Clemson co-offensive coordinator Tony Elliott said the Tigers’ analysts are as involved in the game plans as any staffer and their input during games can be vital.

“The great thing about it is they’re just an extension of your eyes,” Elliott said. “They understand what the game plan is. They understand what the adjustments are. They understand the things that cause us problems.”

Ultimately, all these extra staffers give programs such as Alabama and Clemson more people to do more tasks more efficiently.

“Manpower,” Ansley said.

And brainpower.


Follow Ralph D. Russo at www.Twitter.com/ralphDrussoAP


More college football coverage: http://collegefootball.ap.org/ and https://twitter.com/AP—Top25

CHICAGO (AP) — The Latest on the beating of a white man in Chicago that was broadcast live on Facebook (all times local):

3:45 p.m.

An online effort to raise money for a mentally disabled man whose beating was broadcast live on Facebook in Chicago has brought in nearly $100,000.

The GoFundMe campaign called “Let’s show the Chicago victim love” had a goal of $10,000. As of Saturday the account has reached over $92,000.

Four black suspects are facing charges of battery, kidnapping and hate crimes in connection with the attack on the 18-year-old victim. The suspects — two men and two women — are black and the victim is white.

Authorities say the victim was tied up for several hours. Video footage shows the assailants taunting him with profanities against white people and President-elect Donald Trump.

A GoFundMe spokesman confirmed the victim’s family is working with the company on the campaign.

The family, through a spokesman, has declined to comment on the attack.


1 a.m.

A Chicago judge has refused to allow four black people recorded by a cellphone taunting and beating a mentally disabled white youth to leave jail, saying they are accused of such “terrible actions” that they are a danger to society.

Cook County Circuit Judge Maria Kuriakos Ciesil rebuked them during a Friday court appearance, asking: “Where was your sense of decency?”

The beating of an 18-year-old youth was captured on video by one of the assailants and has since been viewed millions of times on social media. The footage shows the suspects taunting the victim with profanities against white people and President-elect Donald Trump.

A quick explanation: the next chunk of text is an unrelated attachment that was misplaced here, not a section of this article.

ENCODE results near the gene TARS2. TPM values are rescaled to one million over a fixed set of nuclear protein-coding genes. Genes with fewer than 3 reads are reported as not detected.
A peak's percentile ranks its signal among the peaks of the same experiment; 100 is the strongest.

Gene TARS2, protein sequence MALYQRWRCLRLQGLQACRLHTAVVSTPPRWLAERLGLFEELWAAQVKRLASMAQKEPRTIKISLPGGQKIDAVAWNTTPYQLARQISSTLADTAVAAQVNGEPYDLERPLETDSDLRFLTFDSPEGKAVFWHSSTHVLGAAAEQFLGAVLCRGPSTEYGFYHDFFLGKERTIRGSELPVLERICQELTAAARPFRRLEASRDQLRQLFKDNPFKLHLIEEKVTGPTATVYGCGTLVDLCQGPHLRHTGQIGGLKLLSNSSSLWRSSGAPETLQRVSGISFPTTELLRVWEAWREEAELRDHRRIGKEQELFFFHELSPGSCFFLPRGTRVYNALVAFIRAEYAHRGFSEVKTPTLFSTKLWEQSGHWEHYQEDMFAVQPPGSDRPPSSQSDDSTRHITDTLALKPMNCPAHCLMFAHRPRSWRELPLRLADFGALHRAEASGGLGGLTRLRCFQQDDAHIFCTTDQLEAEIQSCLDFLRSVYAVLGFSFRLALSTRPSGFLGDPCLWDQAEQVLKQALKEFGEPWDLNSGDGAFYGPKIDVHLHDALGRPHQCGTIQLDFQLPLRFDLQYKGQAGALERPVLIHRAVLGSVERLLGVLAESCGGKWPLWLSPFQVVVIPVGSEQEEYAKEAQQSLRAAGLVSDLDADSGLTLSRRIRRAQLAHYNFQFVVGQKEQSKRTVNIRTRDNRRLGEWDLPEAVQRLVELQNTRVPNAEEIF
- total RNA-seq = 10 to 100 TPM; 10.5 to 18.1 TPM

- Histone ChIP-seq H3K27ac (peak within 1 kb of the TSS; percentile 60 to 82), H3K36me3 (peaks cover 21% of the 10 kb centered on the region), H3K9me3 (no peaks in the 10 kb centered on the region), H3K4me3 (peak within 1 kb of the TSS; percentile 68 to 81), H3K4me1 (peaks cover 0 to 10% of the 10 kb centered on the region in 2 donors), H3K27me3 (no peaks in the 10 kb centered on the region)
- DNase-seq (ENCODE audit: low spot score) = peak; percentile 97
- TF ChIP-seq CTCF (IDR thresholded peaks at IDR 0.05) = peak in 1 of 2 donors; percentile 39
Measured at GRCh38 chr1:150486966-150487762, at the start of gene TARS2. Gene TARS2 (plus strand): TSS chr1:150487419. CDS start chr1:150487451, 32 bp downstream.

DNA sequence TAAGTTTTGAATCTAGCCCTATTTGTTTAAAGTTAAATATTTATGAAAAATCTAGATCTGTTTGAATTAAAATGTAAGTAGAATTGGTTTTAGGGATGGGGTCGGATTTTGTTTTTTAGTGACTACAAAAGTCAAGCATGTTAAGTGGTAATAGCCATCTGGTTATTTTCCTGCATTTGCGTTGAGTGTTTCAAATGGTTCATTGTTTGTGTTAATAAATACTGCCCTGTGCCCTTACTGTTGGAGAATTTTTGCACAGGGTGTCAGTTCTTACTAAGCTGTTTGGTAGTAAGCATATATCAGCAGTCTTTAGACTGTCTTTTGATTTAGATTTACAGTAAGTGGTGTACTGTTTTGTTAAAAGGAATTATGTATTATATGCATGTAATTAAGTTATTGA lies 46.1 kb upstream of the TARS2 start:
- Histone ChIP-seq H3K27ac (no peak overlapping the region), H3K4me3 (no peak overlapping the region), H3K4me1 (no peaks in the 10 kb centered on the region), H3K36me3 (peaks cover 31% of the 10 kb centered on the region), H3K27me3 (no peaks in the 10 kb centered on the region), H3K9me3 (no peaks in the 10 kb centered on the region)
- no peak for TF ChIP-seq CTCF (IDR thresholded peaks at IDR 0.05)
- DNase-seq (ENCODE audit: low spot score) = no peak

They are charged with two counts of committing a hate crime — one because of the victim’s race and the other because of his mental disabilities.

CLEVELAND (AP) — An upscale suburban Cleveland shopping mall where police broke up a post-Christmas melee with pepper spray joined other shopping complexes in Ohio and the U.S. on Friday in restricting children 17 and under from entering during certain weekend hours.

Beachwood Place announced new rules this week that juveniles must be accompanied by a parent or an adult 21 years or older after 5 p.m. on Fridays and Saturdays.

The new rules were put in place less than two weeks after police and security officials in Beachwood and at malls in other states were confronted by large groups of people fighting and causing disturbances on Dec. 26. Hundreds of people were reportedly involved in the Beachwood Place melee.

Beachwood police arrested one juvenile that night and this week arrested a 14-year-old girl and a 41-year-old woman after viewing an online video of a fight in the mall’s food court. Police said the woman was encouraging juveniles to fight.

Law enforcement authorities have said the disturbances may have been spurred by social media. Problems also were reported the same day, usually a busy shopping day, at malls in Colorado, Connecticut, Arizona, Illinois, Kentucky, North Carolina, New York, New Jersey, Tennessee, Texas and Pennsylvania. No evidence has emerged that the disturbances were coordinated nationally.

None of the other malls where problems occurred have invoked restrictions thus far, said a spokeswoman for the industry trade group, International Council of Shopping Centers.

Chicago-based General Growth Properties, the owner of Beachwood Place, has similar restrictions at some of its malls outside Ohio. Beachwood Place management and a spokeswoman could not be reached for comment Saturday about whether any problems were reported Friday night. The new rules call for mall security guards to be stationed at entrances to ask teens and their adult supervisors to show identification. Unaccompanied children must leave the mall at 5 p.m.